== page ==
Recognizing the problem is the first step in fixing your credit.
Your credit score is a reflection of your borrowing habits. Sometimes, it is a product of typographical errors, inaccurate reports and identity theft.
Let’s discuss first the common reasons why a person gets into debt:
- You obtained costly secured loans. Did you purchase a house you cannot comfortably afford or equipment loans, and other types of loans secured by assets or capital? A mortgage and other secured transactions are debt agreements where the lender takes a security interest in your assets or the capital itself.
- While the security interest involved in a secured debt is relatively low because the capital is accessible to the lender the event of default, the borrower is pressured into paying on time to avoid the risk of losing the house. If you missed payment, you are most likely to pay late fees and other penalty charges, and the interest may accumulate as well. That’s why many home owners get high-interest personal loans, quick loans and even second mortgages just to save their homes.
- Those who take out a second mortgage may have to pay an interest which is slightly higher than the first mortgage. It is because in the event of default, they have to stand in line behind the first creditor in recovering the borrowed funds. Further, the value of the house may sink below the value of the loan amount.
- You have a car loan. Unlike mortgages, a car loan is expensive because when the bank holds title to the vehicle, there is a substantial risk that the car may be stolen or damaged in a crash and thus the lender may not be able to recover the value of the car loan.
- You bought furniture or other tangible durable goods through a financed purchase transaction. Did you buy your living-room furniture, computer, kitchen appliances and other durable goods through financing and made them as security – assets? If so, you are most likely to pay for a higher interest rate because there is substantial risk that these assets may not be recoverable by the lender. Further, the secured-durable goods may lose their substantial value. Thus, the lender may charge you an intermediate interest rate in the loan amount.
- You have high-interest unsecured loans such as credit cards, personal loans and quick loans. They usually bear high interest rate costs because they do not have specified security assets behind the borrowed amount.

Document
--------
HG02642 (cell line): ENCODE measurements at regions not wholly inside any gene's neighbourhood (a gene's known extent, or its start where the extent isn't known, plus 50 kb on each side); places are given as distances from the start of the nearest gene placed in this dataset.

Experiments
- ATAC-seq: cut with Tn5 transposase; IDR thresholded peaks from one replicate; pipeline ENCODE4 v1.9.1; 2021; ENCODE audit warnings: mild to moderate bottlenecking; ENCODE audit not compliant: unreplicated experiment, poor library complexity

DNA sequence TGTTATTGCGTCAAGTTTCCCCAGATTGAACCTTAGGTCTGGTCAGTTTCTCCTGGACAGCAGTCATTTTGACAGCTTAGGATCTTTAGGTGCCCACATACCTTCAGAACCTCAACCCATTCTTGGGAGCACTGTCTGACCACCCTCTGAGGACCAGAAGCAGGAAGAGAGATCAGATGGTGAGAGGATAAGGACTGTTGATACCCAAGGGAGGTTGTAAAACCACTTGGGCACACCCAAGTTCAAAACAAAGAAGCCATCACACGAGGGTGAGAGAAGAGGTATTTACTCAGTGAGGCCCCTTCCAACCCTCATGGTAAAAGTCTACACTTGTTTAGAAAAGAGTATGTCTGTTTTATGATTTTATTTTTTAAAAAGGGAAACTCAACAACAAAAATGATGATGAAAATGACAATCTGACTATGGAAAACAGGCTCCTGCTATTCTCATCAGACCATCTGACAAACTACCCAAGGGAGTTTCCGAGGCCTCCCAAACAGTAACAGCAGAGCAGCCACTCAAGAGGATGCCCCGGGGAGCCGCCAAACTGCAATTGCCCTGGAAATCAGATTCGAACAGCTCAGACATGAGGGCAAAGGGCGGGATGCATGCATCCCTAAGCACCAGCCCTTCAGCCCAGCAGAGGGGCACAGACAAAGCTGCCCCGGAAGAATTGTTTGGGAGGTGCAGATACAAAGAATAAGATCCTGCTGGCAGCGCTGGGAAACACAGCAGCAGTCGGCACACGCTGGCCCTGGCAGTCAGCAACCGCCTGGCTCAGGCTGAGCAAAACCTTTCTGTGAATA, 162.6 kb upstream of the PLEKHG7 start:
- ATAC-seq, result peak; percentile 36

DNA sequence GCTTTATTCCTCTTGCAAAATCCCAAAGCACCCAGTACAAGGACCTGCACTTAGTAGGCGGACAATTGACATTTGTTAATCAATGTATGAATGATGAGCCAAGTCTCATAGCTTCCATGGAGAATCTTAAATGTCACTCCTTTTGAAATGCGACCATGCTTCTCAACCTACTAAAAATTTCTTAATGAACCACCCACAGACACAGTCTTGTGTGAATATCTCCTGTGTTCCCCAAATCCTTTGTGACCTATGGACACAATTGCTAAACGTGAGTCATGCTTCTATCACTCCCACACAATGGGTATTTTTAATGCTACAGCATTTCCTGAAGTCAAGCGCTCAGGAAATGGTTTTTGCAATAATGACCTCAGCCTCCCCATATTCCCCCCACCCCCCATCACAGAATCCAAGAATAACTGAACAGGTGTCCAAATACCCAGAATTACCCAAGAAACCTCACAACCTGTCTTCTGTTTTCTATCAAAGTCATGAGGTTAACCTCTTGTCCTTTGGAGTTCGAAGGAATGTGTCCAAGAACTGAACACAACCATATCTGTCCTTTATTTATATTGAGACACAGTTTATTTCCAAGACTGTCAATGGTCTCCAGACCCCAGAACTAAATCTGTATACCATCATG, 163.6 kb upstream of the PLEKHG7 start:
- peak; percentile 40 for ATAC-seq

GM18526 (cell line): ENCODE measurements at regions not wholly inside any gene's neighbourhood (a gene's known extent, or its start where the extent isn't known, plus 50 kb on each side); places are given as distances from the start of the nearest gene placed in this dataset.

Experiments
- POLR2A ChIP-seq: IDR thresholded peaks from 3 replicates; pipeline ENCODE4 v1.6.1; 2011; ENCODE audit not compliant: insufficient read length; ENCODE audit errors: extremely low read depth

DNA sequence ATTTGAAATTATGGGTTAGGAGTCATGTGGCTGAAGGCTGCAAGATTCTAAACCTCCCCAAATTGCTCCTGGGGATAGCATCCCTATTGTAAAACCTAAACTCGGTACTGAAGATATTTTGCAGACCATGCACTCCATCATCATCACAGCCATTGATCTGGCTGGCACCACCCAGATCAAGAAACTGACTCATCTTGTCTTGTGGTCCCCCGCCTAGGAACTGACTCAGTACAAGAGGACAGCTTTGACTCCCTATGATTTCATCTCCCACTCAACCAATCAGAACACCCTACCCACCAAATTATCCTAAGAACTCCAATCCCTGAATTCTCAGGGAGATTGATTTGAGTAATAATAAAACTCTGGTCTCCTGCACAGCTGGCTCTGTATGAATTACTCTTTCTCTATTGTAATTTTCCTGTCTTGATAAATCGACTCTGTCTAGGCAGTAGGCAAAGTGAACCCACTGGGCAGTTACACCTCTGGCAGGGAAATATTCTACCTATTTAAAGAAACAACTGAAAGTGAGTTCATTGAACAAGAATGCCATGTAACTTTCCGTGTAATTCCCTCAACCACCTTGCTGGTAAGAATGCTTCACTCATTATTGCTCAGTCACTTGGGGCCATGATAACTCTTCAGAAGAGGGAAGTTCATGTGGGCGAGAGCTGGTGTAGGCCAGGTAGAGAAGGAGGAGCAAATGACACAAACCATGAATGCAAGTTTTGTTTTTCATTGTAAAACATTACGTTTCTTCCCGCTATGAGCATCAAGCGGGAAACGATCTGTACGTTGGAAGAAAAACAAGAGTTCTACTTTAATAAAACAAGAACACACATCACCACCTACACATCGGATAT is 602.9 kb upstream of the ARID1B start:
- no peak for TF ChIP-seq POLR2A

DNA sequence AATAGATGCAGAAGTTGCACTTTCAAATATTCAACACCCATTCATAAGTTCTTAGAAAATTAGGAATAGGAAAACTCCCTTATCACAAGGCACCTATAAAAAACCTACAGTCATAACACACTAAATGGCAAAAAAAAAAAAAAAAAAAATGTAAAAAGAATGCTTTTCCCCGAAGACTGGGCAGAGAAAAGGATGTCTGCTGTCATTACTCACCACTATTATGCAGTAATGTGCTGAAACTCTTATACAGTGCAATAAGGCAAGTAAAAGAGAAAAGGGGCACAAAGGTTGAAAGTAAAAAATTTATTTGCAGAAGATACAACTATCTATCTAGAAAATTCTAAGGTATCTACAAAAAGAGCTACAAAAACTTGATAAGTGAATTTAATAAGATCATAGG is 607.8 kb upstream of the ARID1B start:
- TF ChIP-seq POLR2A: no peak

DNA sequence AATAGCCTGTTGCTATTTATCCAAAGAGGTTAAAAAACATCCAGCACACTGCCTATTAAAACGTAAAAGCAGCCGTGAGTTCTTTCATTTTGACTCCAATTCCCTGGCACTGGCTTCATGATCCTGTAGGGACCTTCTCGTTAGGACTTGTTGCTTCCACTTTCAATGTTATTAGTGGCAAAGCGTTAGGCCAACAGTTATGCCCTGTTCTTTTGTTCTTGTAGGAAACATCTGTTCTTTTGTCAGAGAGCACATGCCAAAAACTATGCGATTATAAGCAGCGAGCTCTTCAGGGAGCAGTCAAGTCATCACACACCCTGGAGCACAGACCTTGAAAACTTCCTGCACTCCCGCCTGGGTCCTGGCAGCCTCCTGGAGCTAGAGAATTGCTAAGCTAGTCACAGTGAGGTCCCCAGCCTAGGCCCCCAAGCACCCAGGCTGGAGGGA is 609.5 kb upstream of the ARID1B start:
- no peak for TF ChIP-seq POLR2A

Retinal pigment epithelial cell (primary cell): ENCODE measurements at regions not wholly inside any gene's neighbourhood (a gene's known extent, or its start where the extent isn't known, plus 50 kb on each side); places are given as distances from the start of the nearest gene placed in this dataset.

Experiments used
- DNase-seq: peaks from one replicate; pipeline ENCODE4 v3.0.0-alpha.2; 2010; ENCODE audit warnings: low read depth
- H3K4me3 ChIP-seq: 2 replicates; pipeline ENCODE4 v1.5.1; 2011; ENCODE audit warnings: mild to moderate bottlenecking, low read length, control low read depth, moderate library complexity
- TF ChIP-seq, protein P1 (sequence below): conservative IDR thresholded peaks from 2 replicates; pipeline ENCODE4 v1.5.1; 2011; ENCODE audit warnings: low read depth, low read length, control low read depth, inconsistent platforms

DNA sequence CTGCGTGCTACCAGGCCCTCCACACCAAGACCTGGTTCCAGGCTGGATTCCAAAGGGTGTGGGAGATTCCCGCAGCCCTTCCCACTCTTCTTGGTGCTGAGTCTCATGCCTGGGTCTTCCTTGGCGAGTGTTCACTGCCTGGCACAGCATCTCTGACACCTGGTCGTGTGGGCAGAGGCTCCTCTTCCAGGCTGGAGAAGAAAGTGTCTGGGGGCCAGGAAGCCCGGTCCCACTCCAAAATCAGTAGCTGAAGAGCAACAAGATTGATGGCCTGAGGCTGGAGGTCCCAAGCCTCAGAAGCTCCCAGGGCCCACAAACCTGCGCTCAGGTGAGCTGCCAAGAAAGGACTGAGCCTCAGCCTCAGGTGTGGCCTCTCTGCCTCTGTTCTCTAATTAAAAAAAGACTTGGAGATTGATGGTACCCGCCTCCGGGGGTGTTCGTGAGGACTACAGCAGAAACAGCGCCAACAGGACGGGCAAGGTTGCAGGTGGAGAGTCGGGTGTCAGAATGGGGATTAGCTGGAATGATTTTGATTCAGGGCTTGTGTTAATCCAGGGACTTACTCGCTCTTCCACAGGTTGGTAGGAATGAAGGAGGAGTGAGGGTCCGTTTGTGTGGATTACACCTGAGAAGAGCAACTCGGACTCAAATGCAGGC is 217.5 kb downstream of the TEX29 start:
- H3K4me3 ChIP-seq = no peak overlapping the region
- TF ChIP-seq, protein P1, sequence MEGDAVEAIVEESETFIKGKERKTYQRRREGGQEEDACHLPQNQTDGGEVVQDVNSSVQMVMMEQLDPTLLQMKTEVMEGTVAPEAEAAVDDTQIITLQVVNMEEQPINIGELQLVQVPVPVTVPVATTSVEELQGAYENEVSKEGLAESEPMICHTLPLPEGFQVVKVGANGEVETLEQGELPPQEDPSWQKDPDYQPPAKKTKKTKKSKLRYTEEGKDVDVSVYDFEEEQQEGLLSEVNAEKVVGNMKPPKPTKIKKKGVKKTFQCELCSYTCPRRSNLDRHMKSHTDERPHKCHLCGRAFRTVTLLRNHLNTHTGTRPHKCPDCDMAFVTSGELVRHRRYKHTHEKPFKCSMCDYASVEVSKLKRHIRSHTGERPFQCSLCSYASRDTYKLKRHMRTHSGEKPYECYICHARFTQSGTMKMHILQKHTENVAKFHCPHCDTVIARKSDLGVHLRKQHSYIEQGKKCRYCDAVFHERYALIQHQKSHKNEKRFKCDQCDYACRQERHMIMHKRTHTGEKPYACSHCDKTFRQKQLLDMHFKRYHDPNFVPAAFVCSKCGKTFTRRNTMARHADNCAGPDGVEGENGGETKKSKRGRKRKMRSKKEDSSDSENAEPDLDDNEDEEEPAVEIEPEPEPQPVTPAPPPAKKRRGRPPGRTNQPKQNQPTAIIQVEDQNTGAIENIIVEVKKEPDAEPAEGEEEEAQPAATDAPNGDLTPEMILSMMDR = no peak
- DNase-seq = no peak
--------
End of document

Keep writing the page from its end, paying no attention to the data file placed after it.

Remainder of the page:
- You obtained Payday loans. They are known for having extremely high interest costs. Every so often, the interest goes at 100% or higher, as lenders presume you are nearing default and you don’t have access to any other loan. Payday loans are designed to collect the principal value of the loan as part of the interest rate charges, because of the presumption that you are nearing bankruptcy and they will never be able to recover the full amount of the loan.
Now, let’s get into the technicalities of a poor credit score…
If your score dropped all of a sudden and you cannot pinpoint the exact reason why your credit score dropped, check if it is due to the following changes in your credit report:
You paid more than 30 days late. Once your late payment on your credit cards, personal loans, line of credit and other types of debts show up on your credit report– your credit score will eventually drop. It’s because your payment history makes up a huge percentage of your credit score. If you’re using Equifax or Dun & Bradstreet, payment history makes up 35% of your credit score.
You maxed out your available credit. Since utilization accounts for 30% of your score, if you maxed out your card or used up more than 30% of your available credit, your credit score is likely to drop.
You closed your oldest account. Remember that your Credit History accounts for 15% (Dun & Bradstreet) or 5-7% (Equifax) of your credit score. So, if you closed old accounts, the reporting agency will refer to the oldest one available in computing your oldest available credit account.
You have New Credit accounts and many credit inquiries. Well, they make up 10-12% (Equifax) or 10% (Dun & Bradstreet) of your score. When was the last time your creditors made credit file inquiries? How many new credit accounts did you open compared with the total number of credit accounts you have? Making so many inquiries within a short period of time could indicate that you are anxious to get a new loan, and it will not be good for your credit score.
You are not able to balance multiple credit accounts or tradelines. Your credit mix or the type of credit used makes up 15% of your credit score. It must have a good mix of revolving debt and installment loans.
Do you want to increase your credit score but you don’t know where to start? Clean Credit knows how to fix credit in the most convenient way possible, so call us today for more details.